CARACAS – Venezuela leftist incumbent Nicolas Maduro called on Tuesday for the “threats of military invasion” to recede from the country, which has been mired in a severe political, social and economic crisis over the past month after his legitimacy as president began to be questioned by numerous nations.
“I want peace for Venezuela, we all want peace for Venezuela. Let the drums of war go away, let the threats of military invasion go away, and let Venezuela ... (speak) with a single voice: We want peace, we want happiness,” Maduro said at a Youth Day event in Caracas.
At the event, which was required broadcasting on all radio and television stations in the South American country, Maduro made an announcement concerning Feb. 23, the date on which the Venezuelan opposition says that humanitarian aid will begin entering the country across its borders with Colombia and Brazil.
Without mentioning that prospective entry of the humanitarian aid – primarily food and medicines – provided by assorted governments and companies, Maduro said that his administration will organize for Feb. 16, 17, 23 and 24 a house-to-house drive to sign up young people for his employment plan.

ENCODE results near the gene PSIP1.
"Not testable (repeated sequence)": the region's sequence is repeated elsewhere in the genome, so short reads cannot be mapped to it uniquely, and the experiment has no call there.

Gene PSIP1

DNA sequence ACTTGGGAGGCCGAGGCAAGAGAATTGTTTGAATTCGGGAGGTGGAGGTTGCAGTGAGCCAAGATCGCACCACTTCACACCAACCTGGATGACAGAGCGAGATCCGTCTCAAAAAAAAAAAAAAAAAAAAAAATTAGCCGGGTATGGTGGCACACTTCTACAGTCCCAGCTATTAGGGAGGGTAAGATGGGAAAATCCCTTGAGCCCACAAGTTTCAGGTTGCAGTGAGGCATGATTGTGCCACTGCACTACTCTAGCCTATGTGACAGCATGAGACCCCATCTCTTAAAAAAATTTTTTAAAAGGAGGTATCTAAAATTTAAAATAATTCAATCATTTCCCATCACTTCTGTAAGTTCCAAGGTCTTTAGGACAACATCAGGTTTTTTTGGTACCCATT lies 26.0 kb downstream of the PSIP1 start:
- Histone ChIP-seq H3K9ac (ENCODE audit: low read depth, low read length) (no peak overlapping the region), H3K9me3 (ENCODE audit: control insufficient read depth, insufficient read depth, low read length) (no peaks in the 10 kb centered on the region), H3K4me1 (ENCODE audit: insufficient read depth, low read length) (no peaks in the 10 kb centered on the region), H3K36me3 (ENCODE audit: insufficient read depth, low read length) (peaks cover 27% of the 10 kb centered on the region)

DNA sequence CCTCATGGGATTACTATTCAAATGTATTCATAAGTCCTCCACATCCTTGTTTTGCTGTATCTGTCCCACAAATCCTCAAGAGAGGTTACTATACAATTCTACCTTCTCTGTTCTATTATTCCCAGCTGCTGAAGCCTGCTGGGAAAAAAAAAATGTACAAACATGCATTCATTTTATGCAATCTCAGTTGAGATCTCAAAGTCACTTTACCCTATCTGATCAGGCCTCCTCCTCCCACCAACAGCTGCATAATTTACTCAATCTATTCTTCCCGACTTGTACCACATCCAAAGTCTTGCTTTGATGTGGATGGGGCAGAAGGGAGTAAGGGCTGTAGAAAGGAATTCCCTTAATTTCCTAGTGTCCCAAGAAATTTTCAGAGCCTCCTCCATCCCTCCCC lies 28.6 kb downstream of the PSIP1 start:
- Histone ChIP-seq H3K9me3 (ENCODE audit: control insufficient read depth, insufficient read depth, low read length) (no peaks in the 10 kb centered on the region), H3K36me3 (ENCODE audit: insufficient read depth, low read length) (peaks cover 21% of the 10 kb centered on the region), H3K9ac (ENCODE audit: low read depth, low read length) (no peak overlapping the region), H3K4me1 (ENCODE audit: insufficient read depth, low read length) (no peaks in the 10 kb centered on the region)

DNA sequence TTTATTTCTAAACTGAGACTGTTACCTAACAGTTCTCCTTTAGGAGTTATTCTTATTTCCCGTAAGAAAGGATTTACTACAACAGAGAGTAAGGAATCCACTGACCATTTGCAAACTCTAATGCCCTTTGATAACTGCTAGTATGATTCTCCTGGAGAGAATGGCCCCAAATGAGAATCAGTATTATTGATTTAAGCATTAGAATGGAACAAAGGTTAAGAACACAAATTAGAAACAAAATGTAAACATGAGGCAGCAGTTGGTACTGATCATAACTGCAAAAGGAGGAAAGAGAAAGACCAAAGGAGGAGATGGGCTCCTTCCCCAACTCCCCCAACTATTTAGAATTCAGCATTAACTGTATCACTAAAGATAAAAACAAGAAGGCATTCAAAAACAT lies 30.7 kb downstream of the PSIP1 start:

The Chavista leader has said that he will not allow any humanitarian aid to enter the country, claiming that this would simply be a pretext for foreign invasion.
The Venezuelan opposition considers the May 2018 election, in which Maduro handily won re-election although key opposition figures were banned from running against him, to be fraudulent – and thus his tenure in office to be illegitimate – along with a good portion of the international community.
The crisis worsened on Jan. 23, when the speaker of the opposition-controlled National Assembly, or Parliament, Juan Guaido, swore in as the country’s interim president invoking several articles of the Constitution and subsequently receiving the recognition of more than 40 countries, including the United States, some 20 European countries, Colombia and Brazil.
Guaido announced on Tuesday at a huge opposition demonstration or rally that the humanitarian aid being stockpiled just across the border in Colombia and Brazil will begin entering the country on Feb. 23.
Regime supporters also turned out – albeit in lesser numbers than attended Guaido’s rally – in Caracas and other cities to express their support for Maduro.